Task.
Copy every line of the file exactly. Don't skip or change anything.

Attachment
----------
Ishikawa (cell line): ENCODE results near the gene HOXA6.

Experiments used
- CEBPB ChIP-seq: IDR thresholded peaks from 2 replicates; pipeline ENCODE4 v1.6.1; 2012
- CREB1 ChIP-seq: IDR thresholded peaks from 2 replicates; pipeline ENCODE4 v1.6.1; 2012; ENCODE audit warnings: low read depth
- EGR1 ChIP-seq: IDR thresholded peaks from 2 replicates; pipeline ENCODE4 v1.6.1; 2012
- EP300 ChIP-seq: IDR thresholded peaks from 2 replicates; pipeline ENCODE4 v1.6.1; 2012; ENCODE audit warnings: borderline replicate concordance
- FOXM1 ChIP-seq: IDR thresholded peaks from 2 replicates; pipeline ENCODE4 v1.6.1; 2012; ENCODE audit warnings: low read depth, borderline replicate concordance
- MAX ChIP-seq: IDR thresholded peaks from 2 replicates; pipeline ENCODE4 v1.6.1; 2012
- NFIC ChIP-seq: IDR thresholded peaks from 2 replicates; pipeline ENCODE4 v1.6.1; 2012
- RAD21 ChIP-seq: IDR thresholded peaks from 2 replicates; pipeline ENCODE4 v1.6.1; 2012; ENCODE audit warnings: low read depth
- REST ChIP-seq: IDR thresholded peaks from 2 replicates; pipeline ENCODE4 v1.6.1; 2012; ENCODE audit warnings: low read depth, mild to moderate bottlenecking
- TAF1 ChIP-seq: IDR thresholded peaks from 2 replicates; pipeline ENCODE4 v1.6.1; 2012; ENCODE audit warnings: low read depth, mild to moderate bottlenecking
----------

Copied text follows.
Ishikawa (cell line): ENCODE results near the gene HOXA6.

Experiments used
- CEBPB ChIP-seq: IDR thresholded peaks from 2 replicates; pipeline ENCODE4 v1.6.1; 2012
- CREB1 ChIP-seq: IDR thresholded peaks from 2 replicates; pipeline ENCODE4 v1.6.1; 2012; ENCODE audit warnings: low read depth
- EGR1 ChIP-seq: IDR thresholded peaks from 2 replicates; pipeline ENCODE4 v1.6.1; 2012
- EP300 ChIP-seq: IDR thresholded peaks from 2 replicates; pipeline ENCODE4 v1.6.1; 2012; ENCODE audit warnings: borderline replicate concordance
- FOXM1 ChIP-seq: IDR thresholded peaks from 2 replicates; pipeline ENCODE4 v1.6.1; 2012; ENCODE audit warnings: low read depth, borderline replicate concordance
- MAX ChIP-seq: IDR thresholded peaks from 2 replicates; pipeline ENCODE4 v1.6.1; 2012
- NFIC ChIP-seq: IDR thresholded peaks from 2 replicates; pipeline ENCODE4 v1.6.1; 2012
- RAD21 ChIP-seq: IDR thresholded peaks from 2 replicates; pipeline ENCODE4 v1.6.1; 2012; ENCODE audit warnings: low read depth
- REST ChIP-seq: IDR thresholded peaks from 2 replicates; pipeline ENCODE4 v1.6.1; 2012; ENCODE audit warnings: low read depth, mild to moderate bottlenecking
- TAF1 ChIP-seq: IDR thresholded peaks from 2 replicates; pipeline ENCODE4 v1.6.1; 2012; ENCODE audit warnings: low read depth, mild to moderate bottlenecking